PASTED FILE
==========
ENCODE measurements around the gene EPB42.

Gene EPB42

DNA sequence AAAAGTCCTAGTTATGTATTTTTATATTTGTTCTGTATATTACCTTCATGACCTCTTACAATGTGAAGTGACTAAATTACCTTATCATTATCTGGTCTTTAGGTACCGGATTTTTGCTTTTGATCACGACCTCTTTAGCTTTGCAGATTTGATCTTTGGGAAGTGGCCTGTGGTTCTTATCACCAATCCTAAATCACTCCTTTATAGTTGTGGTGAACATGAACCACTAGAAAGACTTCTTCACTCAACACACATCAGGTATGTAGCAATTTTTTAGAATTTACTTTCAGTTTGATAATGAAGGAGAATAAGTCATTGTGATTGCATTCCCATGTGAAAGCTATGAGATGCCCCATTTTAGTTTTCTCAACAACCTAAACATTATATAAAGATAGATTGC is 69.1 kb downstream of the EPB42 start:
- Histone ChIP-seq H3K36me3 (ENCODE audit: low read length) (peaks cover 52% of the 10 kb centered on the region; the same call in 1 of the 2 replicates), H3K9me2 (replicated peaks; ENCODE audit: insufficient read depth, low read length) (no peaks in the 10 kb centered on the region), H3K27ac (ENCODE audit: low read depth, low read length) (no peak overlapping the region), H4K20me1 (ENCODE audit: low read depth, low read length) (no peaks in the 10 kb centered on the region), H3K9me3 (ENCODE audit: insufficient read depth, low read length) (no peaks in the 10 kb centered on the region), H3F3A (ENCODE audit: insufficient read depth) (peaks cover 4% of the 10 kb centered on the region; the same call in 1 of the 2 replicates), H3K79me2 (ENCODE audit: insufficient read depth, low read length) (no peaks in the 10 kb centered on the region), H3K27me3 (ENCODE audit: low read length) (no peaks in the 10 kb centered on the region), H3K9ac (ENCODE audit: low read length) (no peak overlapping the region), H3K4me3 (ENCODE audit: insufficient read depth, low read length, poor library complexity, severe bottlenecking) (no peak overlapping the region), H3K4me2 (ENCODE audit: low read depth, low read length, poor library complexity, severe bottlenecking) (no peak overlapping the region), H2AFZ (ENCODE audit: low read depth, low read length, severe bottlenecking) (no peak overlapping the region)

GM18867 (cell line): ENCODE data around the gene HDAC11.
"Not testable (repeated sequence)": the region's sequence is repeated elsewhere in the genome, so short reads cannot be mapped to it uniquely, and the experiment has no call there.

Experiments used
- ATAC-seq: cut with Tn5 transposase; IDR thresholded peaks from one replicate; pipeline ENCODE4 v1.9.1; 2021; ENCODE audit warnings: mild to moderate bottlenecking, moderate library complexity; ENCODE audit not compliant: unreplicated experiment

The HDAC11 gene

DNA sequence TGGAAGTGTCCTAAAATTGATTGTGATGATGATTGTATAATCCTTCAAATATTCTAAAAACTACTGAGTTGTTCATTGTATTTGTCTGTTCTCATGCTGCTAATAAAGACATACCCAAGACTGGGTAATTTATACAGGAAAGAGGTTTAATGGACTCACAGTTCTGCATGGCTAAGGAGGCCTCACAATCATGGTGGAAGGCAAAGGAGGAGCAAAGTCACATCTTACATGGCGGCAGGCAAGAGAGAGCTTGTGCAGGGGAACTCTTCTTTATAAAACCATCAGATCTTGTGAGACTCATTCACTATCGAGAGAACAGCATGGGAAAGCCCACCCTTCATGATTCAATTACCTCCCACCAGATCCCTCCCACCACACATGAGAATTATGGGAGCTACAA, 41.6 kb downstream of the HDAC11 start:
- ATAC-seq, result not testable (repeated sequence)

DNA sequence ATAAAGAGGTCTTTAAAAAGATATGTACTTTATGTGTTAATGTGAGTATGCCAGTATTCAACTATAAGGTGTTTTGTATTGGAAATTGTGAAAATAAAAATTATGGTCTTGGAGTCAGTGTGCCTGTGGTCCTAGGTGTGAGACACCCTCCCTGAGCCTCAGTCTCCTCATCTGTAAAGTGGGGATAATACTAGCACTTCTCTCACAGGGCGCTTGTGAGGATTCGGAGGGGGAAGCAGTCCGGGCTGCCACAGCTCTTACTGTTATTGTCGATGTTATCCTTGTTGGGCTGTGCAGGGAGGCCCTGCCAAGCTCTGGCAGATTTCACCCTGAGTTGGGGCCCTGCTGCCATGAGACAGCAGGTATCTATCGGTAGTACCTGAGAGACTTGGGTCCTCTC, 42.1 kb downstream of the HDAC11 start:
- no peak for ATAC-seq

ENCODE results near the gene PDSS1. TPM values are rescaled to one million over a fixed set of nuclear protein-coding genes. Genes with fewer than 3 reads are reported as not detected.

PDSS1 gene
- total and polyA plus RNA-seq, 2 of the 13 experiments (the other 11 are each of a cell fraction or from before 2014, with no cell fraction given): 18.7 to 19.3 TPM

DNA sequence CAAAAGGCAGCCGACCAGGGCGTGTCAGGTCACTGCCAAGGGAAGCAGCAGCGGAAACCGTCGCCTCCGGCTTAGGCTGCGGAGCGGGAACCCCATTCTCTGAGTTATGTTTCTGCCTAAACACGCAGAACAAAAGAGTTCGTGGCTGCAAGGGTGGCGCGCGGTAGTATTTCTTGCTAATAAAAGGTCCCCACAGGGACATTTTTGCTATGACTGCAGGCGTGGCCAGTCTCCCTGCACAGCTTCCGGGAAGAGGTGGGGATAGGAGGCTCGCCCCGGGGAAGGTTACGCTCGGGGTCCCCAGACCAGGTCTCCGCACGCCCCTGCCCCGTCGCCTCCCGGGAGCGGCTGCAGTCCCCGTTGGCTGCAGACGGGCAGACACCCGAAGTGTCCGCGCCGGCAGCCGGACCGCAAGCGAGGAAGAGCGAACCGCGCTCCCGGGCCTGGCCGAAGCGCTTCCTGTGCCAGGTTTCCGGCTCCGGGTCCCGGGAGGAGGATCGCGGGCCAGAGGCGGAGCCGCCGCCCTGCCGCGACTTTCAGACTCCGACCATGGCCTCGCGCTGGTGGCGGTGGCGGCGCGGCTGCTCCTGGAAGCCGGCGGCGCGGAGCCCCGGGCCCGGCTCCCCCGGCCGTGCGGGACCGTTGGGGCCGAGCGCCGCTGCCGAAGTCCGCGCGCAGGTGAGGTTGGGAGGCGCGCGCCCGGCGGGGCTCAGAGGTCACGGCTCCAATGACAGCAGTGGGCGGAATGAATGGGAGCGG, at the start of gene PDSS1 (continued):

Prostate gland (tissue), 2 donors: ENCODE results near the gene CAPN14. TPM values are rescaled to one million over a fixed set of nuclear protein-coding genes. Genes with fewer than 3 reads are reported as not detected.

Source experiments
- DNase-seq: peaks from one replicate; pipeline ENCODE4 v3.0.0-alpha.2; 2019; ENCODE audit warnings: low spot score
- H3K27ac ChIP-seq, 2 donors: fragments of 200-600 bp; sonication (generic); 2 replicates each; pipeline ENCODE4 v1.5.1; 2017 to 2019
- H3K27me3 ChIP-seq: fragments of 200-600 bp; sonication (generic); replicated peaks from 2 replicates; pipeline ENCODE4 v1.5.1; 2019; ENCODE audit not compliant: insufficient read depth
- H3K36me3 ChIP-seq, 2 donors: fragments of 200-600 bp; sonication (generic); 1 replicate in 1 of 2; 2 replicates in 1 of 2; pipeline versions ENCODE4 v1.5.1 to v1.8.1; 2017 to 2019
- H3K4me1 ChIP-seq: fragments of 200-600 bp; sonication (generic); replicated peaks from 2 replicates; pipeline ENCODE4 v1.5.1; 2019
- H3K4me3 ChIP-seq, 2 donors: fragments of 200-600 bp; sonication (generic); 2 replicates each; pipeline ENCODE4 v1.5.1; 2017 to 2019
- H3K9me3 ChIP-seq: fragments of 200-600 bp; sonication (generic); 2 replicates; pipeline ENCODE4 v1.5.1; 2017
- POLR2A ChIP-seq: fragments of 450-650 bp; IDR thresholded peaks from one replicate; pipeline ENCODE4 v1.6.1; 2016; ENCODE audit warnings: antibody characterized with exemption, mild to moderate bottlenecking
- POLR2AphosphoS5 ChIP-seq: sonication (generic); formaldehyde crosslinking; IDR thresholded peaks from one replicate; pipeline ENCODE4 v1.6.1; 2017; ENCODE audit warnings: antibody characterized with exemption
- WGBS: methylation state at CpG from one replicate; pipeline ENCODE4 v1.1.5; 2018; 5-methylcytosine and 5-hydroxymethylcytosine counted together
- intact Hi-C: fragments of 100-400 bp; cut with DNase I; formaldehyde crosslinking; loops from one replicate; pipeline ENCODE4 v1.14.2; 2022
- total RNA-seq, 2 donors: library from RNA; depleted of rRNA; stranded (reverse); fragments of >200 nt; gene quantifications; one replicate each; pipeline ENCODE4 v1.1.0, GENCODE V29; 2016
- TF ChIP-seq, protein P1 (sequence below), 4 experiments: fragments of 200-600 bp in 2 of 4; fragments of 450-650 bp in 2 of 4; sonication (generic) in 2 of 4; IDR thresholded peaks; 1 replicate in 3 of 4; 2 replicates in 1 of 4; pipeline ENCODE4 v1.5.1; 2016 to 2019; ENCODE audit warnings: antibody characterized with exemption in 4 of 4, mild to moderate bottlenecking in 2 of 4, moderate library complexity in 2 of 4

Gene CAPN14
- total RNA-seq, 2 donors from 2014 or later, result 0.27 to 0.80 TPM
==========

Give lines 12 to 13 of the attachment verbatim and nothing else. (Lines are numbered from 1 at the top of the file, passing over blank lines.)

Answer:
DNA sequence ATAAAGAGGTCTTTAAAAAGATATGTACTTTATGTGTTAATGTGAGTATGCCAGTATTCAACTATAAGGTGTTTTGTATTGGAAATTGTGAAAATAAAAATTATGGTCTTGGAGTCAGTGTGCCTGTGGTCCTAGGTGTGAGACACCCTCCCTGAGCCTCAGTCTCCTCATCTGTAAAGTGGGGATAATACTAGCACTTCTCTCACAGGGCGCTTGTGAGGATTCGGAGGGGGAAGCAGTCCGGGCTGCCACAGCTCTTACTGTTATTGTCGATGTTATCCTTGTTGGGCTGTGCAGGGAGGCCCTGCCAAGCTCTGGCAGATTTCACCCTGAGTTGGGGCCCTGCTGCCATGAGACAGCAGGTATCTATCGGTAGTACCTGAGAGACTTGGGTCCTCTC, 42.1 kb downstream of the HDAC11 start:
- no peak for ATAC-seq